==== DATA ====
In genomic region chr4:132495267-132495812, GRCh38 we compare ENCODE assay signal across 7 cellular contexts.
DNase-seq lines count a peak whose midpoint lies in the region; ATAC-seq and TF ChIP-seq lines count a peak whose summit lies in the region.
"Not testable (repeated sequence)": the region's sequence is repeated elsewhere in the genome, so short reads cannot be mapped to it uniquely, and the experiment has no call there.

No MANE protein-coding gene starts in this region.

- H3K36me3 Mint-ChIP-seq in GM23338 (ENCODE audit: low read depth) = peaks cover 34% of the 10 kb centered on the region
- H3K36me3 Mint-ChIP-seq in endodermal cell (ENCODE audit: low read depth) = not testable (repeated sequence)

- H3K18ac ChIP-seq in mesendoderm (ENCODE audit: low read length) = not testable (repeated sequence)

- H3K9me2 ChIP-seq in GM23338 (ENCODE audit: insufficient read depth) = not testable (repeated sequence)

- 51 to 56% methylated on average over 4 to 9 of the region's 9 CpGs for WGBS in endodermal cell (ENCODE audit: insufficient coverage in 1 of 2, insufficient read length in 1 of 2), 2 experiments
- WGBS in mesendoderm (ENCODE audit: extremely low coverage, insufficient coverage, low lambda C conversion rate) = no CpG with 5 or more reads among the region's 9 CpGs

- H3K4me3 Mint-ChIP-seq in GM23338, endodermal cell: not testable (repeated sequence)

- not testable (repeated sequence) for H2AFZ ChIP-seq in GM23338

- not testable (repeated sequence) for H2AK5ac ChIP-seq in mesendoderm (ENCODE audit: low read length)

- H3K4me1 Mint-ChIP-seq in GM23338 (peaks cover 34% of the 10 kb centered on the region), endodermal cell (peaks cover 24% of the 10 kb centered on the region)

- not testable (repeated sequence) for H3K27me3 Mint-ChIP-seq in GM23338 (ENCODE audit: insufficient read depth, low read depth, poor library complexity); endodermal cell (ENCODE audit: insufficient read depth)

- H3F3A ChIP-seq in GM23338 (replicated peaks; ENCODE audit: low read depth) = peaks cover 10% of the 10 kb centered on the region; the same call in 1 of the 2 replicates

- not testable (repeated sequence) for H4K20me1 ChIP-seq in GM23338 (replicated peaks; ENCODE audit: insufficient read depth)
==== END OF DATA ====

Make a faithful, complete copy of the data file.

In genomic region chr4:132495267-132495812, GRCh38 we compare ENCODE assay signal across 7 cellular contexts.
DNase-seq lines count a peak whose midpoint lies in the region; ATAC-seq and TF ChIP-seq lines count a peak whose summit lies in the region.
"Not testable (repeated sequence)": the region's sequence is repeated elsewhere in the genome, so short reads cannot be mapped to it uniquely, and the experiment has no call there.

No MANE protein-coding gene starts in this region.

- H3K36me3 Mint-ChIP-seq in GM23338 (ENCODE audit: low read depth) = peaks cover 34% of the 10 kb centered on the region
- H3K36me3 Mint-ChIP-seq in endodermal cell (ENCODE audit: low read depth) = not testable (repeated sequence)

- H3K18ac ChIP-seq in mesendoderm (ENCODE audit: low read length) = not testable (repeated sequence)

- H3K9me2 ChIP-seq in GM23338 (ENCODE audit: insufficient read depth) = not testable (repeated sequence)

- 51 to 56% methylated on average over 4 to 9 of the region's 9 CpGs for WGBS in endodermal cell (ENCODE audit: insufficient coverage in 1 of 2, insufficient read length in 1 of 2), 2 experiments
- WGBS in mesendoderm (ENCODE audit: extremely low coverage, insufficient coverage, low lambda C conversion rate) = no CpG with 5 or more reads among the region's 9 CpGs

- H3K4me3 Mint-ChIP-seq in GM23338, endodermal cell: not testable (repeated sequence)

- not testable (repeated sequence) for H2AFZ ChIP-seq in GM23338

- not testable (repeated sequence) for H2AK5ac ChIP-seq in mesendoderm (ENCODE audit: low read length)

- H3K4me1 Mint-ChIP-seq in GM23338 (peaks cover 34% of the 10 kb centered on the region), endodermal cell (peaks cover 24% of the 10 kb centered on the region)

- not testable (repeated sequence) for H3K27me3 Mint-ChIP-seq in GM23338 (ENCODE audit: insufficient read depth, low read depth, poor library complexity); endodermal cell (ENCODE audit: insufficient read depth)

- H3F3A ChIP-seq in GM23338 (replicated peaks; ENCODE audit: low read depth) = peaks cover 10% of the 10 kb centered on the region; the same call in 1 of the 2 replicates

- not testable (repeated sequence) for H4K20me1 ChIP-seq in GM23338 (replicated peaks; ENCODE audit: insufficient read depth)